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There have been predictions that email is dead. These are too dramatic. Technologies don’t die, they find a place at the table, but the message is legitimate when taken with a grain of salt. People are getting too many emails that aren’t targeted well enough, and it’s leading to desensitization and avoidance. Michigan State University is considering phasing out email among students because they aren’t using it. Instead, they are using social networks, texting, and instant messaging. In one study, 94% of the MSU students had Facebook accounts.
A recent report about how non-profits communicate shows the trends that many of us are probably seeing pretty clearly ourselves — too many messages and a declining engagement with them among recipients. Open rates, click-through rates, and frequency of use are all down. My own organization has done surveys in this area, and blogged about the results.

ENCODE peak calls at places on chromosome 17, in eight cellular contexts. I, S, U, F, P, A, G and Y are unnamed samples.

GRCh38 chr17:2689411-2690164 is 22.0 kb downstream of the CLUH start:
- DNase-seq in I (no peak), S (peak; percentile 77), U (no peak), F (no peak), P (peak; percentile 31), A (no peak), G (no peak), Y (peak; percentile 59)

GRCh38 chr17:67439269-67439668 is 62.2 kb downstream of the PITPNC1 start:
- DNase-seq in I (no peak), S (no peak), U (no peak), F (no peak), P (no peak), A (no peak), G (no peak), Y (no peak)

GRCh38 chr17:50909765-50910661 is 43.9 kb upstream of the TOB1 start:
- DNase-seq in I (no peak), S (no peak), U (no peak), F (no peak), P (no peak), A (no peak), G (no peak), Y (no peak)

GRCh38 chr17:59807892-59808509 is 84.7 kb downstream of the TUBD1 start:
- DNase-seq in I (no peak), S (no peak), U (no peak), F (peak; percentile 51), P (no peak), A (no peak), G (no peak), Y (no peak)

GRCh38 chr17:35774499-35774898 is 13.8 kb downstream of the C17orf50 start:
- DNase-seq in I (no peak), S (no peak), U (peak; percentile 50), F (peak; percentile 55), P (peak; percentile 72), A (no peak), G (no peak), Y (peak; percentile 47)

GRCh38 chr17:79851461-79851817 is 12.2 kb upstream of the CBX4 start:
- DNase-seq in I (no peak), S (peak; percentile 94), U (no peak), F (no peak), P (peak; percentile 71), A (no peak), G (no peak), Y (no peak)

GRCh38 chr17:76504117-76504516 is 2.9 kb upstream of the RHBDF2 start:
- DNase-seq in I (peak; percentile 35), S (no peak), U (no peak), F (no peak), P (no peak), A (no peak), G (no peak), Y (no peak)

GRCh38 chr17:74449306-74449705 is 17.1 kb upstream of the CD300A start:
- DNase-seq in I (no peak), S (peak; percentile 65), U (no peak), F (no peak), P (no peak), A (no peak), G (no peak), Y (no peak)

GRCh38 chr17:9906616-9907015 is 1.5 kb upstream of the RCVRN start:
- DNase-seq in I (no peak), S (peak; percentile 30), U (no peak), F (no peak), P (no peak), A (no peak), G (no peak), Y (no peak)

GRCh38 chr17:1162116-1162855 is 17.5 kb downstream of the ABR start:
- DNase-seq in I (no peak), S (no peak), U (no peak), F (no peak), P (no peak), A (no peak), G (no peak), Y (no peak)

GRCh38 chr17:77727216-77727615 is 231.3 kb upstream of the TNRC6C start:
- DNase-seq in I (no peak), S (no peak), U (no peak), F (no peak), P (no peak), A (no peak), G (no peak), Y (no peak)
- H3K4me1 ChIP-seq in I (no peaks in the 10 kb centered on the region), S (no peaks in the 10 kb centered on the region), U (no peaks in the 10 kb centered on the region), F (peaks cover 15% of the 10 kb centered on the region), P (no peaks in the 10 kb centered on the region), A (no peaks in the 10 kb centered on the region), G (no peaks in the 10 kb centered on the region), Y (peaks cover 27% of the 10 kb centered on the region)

So, where are these people moving to? Social networks, where they have relevant communications, a smaller field of trusted sources, more control, and protection from spam.
For publishers, this has major implications, since many of our business models rely on being able to reliably communicate content awareness to readers and subscribers. (We’ve recently created Facebook applications here at NEJM for that very reason.)
One thing that social networks don’t do well yet is reward content providers with flexibility around advertising (the social networks run the ads) or any way to commercialize premium services. If users are moving into more relevant, protected zones, publishers and information providers will have to find ways to be there in a financially sustainable way.